I work at home, so I’m aware when Gavin and Maggie return from middle school — I can hear them scurrying to the bathrooms. It’s a sprint. The quickest gets the bathroom off the main hallway, while the slower one hustles upstairs.
I’m not kidding. This is often the scene when they get home.
How often? Oh, hmmm, let me see, by my calculation . . . EVERY SINGLE DAY!
I ask, “Don’t they have bathrooms in that school?”
Gavin is politely dismissive. “Dad, NOBODY goes to bathroom in school.”
Could that be possible?
I decided to do a little research. So I staked out the main access road from the middle school, and lo, it was true. I saw students under heavy backpacks making the long trek home, like water-retaining camels filing across the open desert.
They all had to go, every single one of those kids. You could tell by the short quick strides and the crazy eyes.
No wonder they don’t learn anything in school these days. How can our children concentrate on multiplying integers when they sit with legs crossed and teeth clenched, thisclose to catastrophe?
If we want to improve test scores, maybe there’s an easy, low-cost solution in these days of fiscal belt-tightening: Make ’em pee, that’ll help with their learnin’.
Back in my day at St. Frances de Chantal Elementary School in Wantagh, Long Island, we were required to get on “lavatory line” twice daily. Everybody. No options. We stood outside in the hallway — “No talking, Mr. Preller!” — and went into the big, cool bathroom five at a time. It smelled of vomit, ammonia, and urinal cakes composed of naphthalene and para-dichlorobenzene (both later found to be hazardous to our health, like the asbestos in the ceiling). After lunch, we lined up again. We were like dogs they took for walks. It worked. We did our business.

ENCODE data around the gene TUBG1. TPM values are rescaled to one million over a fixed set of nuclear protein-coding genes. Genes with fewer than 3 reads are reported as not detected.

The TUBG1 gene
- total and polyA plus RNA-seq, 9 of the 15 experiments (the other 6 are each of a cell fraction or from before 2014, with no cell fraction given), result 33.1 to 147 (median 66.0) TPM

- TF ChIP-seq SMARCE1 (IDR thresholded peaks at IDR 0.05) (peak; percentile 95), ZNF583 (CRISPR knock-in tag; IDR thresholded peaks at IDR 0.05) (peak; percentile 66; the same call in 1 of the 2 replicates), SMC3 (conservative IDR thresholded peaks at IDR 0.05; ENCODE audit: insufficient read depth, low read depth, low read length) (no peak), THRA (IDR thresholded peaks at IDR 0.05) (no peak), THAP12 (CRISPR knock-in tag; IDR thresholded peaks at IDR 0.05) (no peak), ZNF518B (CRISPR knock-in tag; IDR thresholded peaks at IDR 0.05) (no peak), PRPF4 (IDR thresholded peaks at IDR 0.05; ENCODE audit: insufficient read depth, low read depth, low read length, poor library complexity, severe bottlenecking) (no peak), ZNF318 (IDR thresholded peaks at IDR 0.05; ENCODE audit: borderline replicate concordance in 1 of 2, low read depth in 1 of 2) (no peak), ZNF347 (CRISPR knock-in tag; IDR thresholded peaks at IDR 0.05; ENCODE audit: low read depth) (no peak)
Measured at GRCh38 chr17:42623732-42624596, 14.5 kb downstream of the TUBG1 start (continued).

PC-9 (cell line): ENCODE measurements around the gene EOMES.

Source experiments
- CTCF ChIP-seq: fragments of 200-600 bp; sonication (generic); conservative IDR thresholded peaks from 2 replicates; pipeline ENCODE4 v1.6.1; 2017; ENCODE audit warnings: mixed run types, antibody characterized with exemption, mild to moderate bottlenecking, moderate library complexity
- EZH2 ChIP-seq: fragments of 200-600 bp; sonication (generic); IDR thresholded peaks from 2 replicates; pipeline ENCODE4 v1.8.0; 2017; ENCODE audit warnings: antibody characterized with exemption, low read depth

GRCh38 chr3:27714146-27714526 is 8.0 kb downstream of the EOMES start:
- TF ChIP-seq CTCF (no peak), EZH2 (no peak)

And we learned, boy, did we learn.
I used to think it was because of the discipline of the classrooms. Those no-nonsense nuns. The golden ruler. But maybe it was the lavatory line.
Oh, wait. Hold on. Hear that double-flush? My kids are home!
Thanks for listening.
Note: I found this illustration in cyberland.
It’s by Greg Clarke, and I love it.
I second that this is the case in middle school. I feel for them!